Fringe: Gone but not forgotten

ImageFringe is one of those rare, rare creatures: a genre television show that gets to conclude its story on its own terms. For every Fringe, Lost or Battlestar Galactica, there are a dozen Fireflys, Dollhouses and Jerichos. Its unusual enough that a show displaying originality, strong characterisation and thoughful plot development comes along. Its even more unusual that the creators of such a show manage to maintain the ratings and creative control necessary to bring their story to a satisfying conclusion.

With Fringe, it looked unlikely for a while there that we would ever come this far. The conclusion of each season since the second has brought doubts over the show’s future. Many fans, myself included, had even resigned themselves to witnessing a premature death and an unsatisfying conclusion, given that the show was produced by the Fox Network, who were responsible for cancelling shows such as Firefly, Wonderfalls and Undeclared. Yet they stuck by Fringe.

Changing times

What started out largely as a procedural ‘monster of the week’ kind of show in a similar vein to The X-Files (but with crazy scientists instead of aliens) developed over the years into something much more compelling. The mythology – which included a parallel universe, semi-omnipotent time travelling beings, a drug capable of bestowing super-human powers and a futuristic dystopian society – was complex and engrossing, yet it never seemed at risk of collapsing under its own weight (see Lost).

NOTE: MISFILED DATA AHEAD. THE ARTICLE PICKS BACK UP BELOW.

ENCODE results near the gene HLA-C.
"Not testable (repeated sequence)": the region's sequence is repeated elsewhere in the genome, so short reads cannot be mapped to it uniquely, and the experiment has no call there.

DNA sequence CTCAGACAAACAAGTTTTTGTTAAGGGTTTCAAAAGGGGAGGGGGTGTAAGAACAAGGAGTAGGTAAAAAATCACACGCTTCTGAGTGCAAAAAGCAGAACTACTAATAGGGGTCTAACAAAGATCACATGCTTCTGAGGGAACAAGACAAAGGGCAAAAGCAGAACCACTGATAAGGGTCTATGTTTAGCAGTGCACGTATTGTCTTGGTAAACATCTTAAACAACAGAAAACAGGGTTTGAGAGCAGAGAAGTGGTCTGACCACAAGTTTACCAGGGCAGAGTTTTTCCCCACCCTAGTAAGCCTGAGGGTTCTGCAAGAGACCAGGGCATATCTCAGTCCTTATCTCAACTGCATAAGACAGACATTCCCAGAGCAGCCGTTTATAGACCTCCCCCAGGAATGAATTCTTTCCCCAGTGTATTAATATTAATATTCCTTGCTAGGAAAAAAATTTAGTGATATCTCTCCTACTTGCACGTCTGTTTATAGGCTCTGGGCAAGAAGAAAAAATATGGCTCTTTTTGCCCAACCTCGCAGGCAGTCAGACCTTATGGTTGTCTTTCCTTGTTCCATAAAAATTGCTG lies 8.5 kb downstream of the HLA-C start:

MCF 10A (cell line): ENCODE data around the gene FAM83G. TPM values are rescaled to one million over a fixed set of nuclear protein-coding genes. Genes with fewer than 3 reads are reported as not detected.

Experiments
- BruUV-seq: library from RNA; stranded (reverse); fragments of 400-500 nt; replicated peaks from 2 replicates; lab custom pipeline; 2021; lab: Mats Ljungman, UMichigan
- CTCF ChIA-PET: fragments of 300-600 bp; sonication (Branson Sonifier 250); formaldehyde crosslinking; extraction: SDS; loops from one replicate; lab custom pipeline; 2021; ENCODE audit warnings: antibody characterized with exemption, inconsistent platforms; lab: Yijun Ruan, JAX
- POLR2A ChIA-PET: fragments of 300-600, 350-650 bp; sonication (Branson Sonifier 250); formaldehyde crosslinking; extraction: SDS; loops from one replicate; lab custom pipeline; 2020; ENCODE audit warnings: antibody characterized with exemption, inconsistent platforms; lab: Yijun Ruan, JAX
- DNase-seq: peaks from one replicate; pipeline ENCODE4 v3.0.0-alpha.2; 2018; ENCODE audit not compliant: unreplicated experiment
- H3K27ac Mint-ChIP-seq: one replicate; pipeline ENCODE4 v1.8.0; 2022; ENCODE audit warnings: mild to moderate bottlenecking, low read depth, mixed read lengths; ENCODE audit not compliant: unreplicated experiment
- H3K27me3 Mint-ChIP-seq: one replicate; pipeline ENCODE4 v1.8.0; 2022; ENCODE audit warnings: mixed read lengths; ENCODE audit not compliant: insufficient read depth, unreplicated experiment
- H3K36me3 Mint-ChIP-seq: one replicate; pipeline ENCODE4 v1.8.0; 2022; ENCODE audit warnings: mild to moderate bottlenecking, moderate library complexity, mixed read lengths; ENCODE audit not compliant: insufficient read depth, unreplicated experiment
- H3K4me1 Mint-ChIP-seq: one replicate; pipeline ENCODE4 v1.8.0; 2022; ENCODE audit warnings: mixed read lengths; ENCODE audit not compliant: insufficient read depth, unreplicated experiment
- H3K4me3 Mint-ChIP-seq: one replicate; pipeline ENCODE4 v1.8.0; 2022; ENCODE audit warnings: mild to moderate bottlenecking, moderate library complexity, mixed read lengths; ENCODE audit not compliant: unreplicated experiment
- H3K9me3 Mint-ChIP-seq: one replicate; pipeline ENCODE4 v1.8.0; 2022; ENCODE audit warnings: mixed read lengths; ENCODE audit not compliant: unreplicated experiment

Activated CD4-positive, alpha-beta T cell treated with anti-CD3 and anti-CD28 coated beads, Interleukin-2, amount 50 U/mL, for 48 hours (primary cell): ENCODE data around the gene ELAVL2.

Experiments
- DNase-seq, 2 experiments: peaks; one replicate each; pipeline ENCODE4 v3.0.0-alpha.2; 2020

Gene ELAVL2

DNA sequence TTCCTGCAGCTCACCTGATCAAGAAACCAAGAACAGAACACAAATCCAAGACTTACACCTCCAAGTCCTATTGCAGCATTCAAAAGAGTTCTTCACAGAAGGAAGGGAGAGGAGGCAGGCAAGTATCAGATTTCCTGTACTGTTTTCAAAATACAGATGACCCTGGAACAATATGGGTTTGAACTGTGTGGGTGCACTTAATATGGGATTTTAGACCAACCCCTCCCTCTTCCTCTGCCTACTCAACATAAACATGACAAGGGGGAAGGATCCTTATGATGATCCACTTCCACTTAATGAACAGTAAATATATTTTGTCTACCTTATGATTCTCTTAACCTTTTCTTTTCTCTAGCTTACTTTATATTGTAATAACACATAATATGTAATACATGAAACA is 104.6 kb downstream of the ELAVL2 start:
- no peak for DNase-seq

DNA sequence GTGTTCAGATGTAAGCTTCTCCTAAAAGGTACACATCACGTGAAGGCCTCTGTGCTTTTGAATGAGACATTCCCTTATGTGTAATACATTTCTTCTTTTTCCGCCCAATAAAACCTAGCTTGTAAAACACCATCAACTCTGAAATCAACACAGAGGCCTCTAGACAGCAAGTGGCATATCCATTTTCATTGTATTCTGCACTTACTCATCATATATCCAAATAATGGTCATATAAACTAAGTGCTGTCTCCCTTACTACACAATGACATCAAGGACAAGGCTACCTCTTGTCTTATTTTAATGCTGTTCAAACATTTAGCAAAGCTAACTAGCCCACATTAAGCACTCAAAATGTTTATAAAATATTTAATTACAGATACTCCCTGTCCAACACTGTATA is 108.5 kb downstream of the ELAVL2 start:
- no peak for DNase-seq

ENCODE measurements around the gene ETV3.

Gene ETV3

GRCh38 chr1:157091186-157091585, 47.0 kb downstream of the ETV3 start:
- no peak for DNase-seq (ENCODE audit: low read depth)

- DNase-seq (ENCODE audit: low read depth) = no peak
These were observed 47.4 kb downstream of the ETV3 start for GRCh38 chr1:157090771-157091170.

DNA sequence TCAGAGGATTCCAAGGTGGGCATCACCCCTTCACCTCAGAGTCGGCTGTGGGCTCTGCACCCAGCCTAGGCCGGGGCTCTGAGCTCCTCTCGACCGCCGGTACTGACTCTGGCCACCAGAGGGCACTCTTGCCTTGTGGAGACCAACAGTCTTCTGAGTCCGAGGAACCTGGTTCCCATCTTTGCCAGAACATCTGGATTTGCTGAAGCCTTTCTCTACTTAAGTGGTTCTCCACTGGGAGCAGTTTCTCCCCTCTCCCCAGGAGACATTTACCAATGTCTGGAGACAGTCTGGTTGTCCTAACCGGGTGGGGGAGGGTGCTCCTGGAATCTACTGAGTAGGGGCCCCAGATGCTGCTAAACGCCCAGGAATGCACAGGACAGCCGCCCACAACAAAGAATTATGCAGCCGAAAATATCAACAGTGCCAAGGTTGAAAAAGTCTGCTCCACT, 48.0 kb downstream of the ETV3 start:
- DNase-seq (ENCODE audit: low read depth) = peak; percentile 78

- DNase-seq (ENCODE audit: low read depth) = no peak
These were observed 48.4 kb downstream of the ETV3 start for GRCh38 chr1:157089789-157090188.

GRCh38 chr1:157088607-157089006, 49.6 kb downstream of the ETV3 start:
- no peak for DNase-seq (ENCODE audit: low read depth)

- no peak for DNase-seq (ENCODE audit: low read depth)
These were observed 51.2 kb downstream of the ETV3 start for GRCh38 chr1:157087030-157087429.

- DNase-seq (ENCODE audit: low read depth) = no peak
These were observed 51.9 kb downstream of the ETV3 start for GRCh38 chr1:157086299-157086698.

As the show struggled to stay alive, the writers were driven to up the ante, taking advantage of whatever time they might have left. During the first two seasons, a casual viewer could tune in and enjoy a crazy, but generally self-contained, story. As the desire to draw these viewers became less of a factor, the compelling, idea-driven story lines quickly took over.

All good things

And so we came to the finale. I have to admit that, during the first half of the last season, I was beginning to have my doubts. Its not that it wasn’t enjoyable and compelling – it was (and I’m never one to complain about a good old-fashioned dystopian future). Yet I had my doubts as to whether they were moving towards a satisfying conclusion, and the near-total separation from previous story lines left me feeling like I was watching a different show.

I shouldn’t have worried. Fringe has a history of making game-changing alterations to its setting and story lines (shifting the action to an alternative universe or changing the timeline so a key character no longer exists) and has proven before that its characters and themes are strong enough to carry it through.

It was perhaps inevitable that the final series should focus to some degree on The Observers. They have always been there in the background; they are the show’s most enduring and unexplained mystery. Now I’m glad they were put front and centre in the Fringe team’s final conflict. Fringe toyed with plenty of ideas over the years, but the dangers of the abuse of science has been the most enduring of them all. The Observers represent the pinnacle of such misuse – what we might become should we forgo emotions entirely in our drive for scientific knowledge.

Thinking of the fans